If you’ve started walking daily for exercise, you’re already on the right track to improved health and fitness. Once you’ve been walking for a while, you might want to work up to walking longer distances.
It’ll take a bit more time, but the physical, mental, and health benefits are amazing. Your first milestone will probably be 3 miles. But what if you can double that? Walking 6 miles a day is even better than walking 3 miles daily!
Here’s what you can expect if you can work up to 6 miles a day, plus some tips to get started.
How Far Is 6 Miles?
6 miles is just shy of 10 kilometers—9.65 kilometers, to be more accurate. It’s about the equivalent of a 10k race.
To put it into an easier-to-imagine perspective, four laps around a standard track is about a mile. So you’d need to walk 24 laps around the track to reach 6 miles!
If you’ve never walked before, you’ll probably aim for 3 miles to begin. Then, you can work your way up to 5 miles, and then up to 6 miles if you can.
How Long Does It Take To Walk 6 Miles?
This depends on how fast you’re walking, but it can take anywhere from 1 ½ to 2 ½ hours at a moderate pace to get through a 6-mile walk.
If you’re walking at a relaxed pace of 3 miles per hour, you can expect to finish a 6-mile walk in 2 hours. A more brisk 4 miles per hour—when maintained throughout the entire walk—will have you finishing up in around 90 minutes.
Remember it can be hard to maintain the same pace from start to finish! You’re likely to slow down as you begin to tire, so you may have to add time to these estimates to make it more realistic.
How Many Steps Are in 6 Miles?
The exact number will differ for everyone, based on height and stride length. On average, people walk between 2,000 and 2,500 steps per mile.
Shorter people take more steps, while taller people take slightly fewer for the same distance.
So, you can expect to walk between 12,000 and 15,000 steps in a 6-mile walk. Some days it may be a little less, and some days may be more. But you’ll definitely get your required steps in for the day!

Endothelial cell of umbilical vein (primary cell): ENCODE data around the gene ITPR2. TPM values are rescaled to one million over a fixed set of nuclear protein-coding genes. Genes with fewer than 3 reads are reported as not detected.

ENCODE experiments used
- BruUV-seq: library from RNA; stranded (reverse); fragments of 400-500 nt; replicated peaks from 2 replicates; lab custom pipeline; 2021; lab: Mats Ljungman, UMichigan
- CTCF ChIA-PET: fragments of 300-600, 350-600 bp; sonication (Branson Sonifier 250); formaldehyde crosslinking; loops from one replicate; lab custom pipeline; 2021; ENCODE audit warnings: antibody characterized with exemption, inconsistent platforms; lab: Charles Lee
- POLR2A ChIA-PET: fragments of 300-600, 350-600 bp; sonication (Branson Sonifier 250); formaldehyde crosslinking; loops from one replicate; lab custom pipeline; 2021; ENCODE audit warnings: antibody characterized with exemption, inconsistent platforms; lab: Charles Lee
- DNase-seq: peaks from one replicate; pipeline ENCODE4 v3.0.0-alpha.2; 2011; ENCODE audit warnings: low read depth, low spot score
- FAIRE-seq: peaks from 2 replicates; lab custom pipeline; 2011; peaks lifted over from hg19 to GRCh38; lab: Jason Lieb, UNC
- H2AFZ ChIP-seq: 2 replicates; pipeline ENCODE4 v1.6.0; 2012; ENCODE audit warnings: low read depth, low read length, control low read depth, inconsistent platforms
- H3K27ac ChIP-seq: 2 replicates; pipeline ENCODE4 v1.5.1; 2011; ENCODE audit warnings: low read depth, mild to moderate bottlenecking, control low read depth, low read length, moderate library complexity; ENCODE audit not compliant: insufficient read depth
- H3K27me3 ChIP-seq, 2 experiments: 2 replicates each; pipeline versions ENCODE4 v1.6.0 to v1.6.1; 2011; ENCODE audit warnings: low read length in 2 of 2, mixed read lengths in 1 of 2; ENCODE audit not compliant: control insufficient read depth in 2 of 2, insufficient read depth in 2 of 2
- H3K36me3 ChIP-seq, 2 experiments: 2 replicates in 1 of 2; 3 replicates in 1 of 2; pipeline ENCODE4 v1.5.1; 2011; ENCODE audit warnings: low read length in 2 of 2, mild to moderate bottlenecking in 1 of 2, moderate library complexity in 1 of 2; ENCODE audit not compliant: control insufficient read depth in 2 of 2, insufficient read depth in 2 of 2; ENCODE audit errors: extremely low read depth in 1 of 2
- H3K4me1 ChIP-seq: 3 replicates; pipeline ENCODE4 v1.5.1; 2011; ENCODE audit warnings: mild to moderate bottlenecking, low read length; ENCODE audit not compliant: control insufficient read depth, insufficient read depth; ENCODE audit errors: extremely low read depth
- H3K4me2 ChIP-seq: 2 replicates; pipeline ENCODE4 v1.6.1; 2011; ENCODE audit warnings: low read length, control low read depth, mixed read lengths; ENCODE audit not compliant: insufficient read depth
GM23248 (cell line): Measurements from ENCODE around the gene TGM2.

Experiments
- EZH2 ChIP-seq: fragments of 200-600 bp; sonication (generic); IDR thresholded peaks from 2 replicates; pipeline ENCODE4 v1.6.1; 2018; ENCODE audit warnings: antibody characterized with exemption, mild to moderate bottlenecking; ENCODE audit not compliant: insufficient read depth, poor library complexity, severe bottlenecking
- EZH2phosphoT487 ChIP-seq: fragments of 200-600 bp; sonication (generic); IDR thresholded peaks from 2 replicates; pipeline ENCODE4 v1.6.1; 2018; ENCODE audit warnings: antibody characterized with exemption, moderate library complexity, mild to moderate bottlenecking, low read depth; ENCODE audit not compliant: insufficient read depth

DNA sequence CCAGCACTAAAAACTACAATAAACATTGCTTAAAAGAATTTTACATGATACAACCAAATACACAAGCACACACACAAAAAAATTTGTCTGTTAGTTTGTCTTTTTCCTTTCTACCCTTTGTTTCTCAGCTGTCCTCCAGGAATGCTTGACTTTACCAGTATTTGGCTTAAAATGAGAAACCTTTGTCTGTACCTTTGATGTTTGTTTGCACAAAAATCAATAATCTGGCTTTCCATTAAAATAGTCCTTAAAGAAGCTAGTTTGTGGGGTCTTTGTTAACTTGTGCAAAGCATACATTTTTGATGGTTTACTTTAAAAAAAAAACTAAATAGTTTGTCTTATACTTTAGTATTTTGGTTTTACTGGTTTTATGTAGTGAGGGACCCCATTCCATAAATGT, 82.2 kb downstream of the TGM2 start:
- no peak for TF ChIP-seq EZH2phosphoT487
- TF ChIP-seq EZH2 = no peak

Can You Lose Weight by Walking 6 Miles a Day?
You can! The trick to losing weight by walking 6 miles daily is managing your calorie intake. As long as you’re eating fewer calories than you’re burning on a daily basis, you can expect weight loss over time.
Remember, you would need to calculate this according to your daily total of calories burned, not just those during exercise. You can calculate your total daily energy expenditure here so that you can make better nutrition choices!
How Many Calories Can You Burn Walking 6 Miles a Day?
Calories burned changes from person to person. It depends on things like your fitness level, your pace, and your body weight.
But one thing doesn’t change—one of the biggest benefits of walking 6 miles a day is a great calorie burn!
Here’s a quick estimate based on studies done by Harvard Health. According to their research, here’s what you can expect to burn in 30 minutes of walking at 4 miles per hour based on your weight:
- 125 pounds: 135 calories
- 155 pounds: 175 calories
- 185 pounds: 189 calories
At a pace of 4 miles per hour, you should finish a 6-mile walk in 90 minutes. This means this is the final total of calories burned if we go by the above numbers:
- 125 pounds: 405 calories
- 155 pounds: 525 calories
- 185 pounds: 555 calories
That’s a fair few calories for a brisk walk! Remember that if you’re walking at a slower pace, you’ll take longer to hit the 6-mile mark, so you’ll probably end up burning a similar amount of calories in the end.
What Are the Benefits of Walking 6 Miles a Day?
The benefits of walking 6 miles a day are many. It’s very worth fitting a walk into your daily routine just for the health boost you get out of it! Here’s what you can expect:
- Improved cardiovascular health and lower blood pressure: Your heart and lungs work harder and get stronger when you do exercise like walking. This helps to reduce your risk of heart disease.